Online learning’s tremendous potential to positively transform education may get marred if the e-learning market doesn’t overcome the existing barriers. Government initiatives, resource mobilization, and change in people’s mindset are crucial for edtech companies to flourish in India.
Human capital is the most important asset for development of any country. Education and health are the two sectors which act as an investment in generating human capital. Ironically, these are the two sectors which continue to face large shortages of skilled professionals like teachers and doctors. While there is a shortage of an estimated 6 lakh doctors in the country, over 10 lakh teaching posts at school level remain vacant across the country.
These figures are troublesome for an emerging economy, whose fortune depends heavily on optimally using the human capital. The service industry in the era of globalization is surpassing the production and manufacturing sector in terms of revenue generation. A population of skilled manpower can help India leverage this trend in its favor to become an economic power.
Education in India is at crossroads of whether to adopt technology or negate its impact by being indifferent. While the former is desirable and indispensable in view of the sweeping changes being brought by technology, latter will only push us into a regressive scenario. Online education can be a solution to a myriad of problems surmounting the education system today.
For example, lack of quality teachers, non-relevance to market needs, and inability to educate all are some of the noticeable issues that can be addressed through online learning. Moreover, deficiencies like focus on rote learning rather than thinking skills, no individualization, and not preparing learners for 21st century life’s challenges can be overcome through adoption of online education.
Expanding Online Learning in India: Overcoming Barriers
The e-learning market is expanding itself in the country with a projected USD 2 billion revenue in 2021. However, the growth may be over and above that projection. There is no looking back towards a retrograde model and technology is sure to stay here. The affordability of smartphones and 3G/4G technology among the general public is a testimony to its inevitability. The focus, however, should be on how to overcome the barriers which are hindering the reach of online education into the masses.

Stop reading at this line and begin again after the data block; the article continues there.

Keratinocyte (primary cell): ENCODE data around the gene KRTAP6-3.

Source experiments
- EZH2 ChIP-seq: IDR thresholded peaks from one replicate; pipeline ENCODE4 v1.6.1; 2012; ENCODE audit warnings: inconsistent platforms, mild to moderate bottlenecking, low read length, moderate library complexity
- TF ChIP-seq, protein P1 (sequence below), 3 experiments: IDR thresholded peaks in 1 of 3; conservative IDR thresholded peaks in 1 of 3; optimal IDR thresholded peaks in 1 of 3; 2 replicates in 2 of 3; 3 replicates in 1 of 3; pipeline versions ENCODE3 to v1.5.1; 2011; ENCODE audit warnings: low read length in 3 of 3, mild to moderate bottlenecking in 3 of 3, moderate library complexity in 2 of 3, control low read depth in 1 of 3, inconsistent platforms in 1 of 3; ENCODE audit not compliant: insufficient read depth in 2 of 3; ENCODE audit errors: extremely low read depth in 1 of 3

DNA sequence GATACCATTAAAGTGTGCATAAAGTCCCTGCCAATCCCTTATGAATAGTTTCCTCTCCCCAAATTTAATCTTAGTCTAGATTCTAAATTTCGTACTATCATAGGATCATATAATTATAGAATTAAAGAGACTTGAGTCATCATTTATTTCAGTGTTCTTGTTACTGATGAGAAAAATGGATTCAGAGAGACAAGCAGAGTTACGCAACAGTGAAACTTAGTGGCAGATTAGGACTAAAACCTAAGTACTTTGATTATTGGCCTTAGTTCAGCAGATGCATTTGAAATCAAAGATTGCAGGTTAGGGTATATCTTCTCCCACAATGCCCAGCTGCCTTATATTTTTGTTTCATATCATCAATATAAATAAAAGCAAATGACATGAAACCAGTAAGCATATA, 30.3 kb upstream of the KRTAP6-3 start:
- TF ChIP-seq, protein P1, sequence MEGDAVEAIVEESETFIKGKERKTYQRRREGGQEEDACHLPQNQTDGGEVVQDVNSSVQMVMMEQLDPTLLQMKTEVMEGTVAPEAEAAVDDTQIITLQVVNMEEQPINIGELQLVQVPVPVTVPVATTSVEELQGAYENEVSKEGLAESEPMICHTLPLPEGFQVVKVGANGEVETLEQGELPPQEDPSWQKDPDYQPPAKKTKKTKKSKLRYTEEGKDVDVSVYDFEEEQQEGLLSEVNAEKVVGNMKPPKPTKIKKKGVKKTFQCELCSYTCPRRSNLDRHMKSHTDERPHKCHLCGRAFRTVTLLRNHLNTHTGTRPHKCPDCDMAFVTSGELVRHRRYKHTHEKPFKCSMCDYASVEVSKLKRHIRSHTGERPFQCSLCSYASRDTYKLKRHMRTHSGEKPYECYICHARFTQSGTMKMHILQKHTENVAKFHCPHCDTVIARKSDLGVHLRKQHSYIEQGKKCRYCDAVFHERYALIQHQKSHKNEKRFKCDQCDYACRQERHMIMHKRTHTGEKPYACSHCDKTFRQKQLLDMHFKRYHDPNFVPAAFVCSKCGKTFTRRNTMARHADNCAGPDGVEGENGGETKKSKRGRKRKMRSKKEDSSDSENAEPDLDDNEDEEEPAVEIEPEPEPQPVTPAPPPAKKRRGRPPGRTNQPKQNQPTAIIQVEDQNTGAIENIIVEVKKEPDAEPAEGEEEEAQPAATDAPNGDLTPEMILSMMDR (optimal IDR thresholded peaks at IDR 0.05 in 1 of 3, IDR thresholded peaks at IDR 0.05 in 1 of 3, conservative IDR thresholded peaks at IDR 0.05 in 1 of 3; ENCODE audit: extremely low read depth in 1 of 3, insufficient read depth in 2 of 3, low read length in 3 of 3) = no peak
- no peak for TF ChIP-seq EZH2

Let’s discuss the 10 major barriers which online education must overcome to really become profitable for all the stakeholders.
1. High familiarity with the traditional education environment
The conventional F2F mode has been in place for centuries. People are familiar with this method of teaching and learning since ages. This creates a psychological barrier to adhere to the old system and prevents them from choosing something new and unfamiliar. Presence of a school/college building and teachers enable the learners to perceive the system on the surface even if it is dysfunctional on the inside.
On the other hand, visualizing online education seems inconceivable. In order to remove this barrier, more and more awareness need to be infiltrated through mass level campaigns and advertisements.
2. Formal recognition and accreditation to online learning
Until a year ago, i.e. before UGC regulations (Online courses or Programs) Regulations 2018, the country didn’t have any guidelines on online courses in higher education. Limited number of seats in Govt. colleges and a high number of vacancies of university level teachers are compromising the quality of education. This lacuna manifested in mushrooming of sub-standard private colleges and institutions promising learners what public institutions couldn’t.
Online courses could have been an alternative but were lagging due to uncertainty on its recognition and credibility. Now with these regulations, online learning is expected to gain acceptance among the learners. Similar initiatives from the accreditation bodies can further boost the confidence of online takers in the market.
3. Dependence on Internet and digital devices
By its definition, online learning is a process of transaction of teaching-learning through internet and World Wide Web via digital devices. This necessitates the availability of a high bandwidth internet and a digital device like a desktop, a laptop, or a smartphone. Some parts of the country are still struggling to get continuous supply of electricity and other basic amenities.
In spite of the visible obstacles, the deeper penetration of smartphones and internet in the country is commendable in the past decade. It is estimated that smartphone users will rise to 735 million and internet penetration will reach 31 percent by 2021 which is a good omen for online education industry. Most Tier-2 and Tier-3 cities learners access online courses through smartphones indicating a move towards mobile learning. The urban-rural divide in terms of developmental initiatives can also be diminished with the help of a digital revolution.
4. Language barrier
In a country as diverse as India, the use of local and vernacular languages will always have an upper edge in providing relevant education. Most of the online courses use English as language medium which though suits Tier-1 &2 cities but may not be apt for Tier-3 cities, towns, and rural areas. The e-learning companies must take this factor into consideration while trying to tap the market. Incorporating multiple vernacular languages or translated sub-titles will be a good step towards increasing the reach and popularity of online courses.
5. Technological preparedness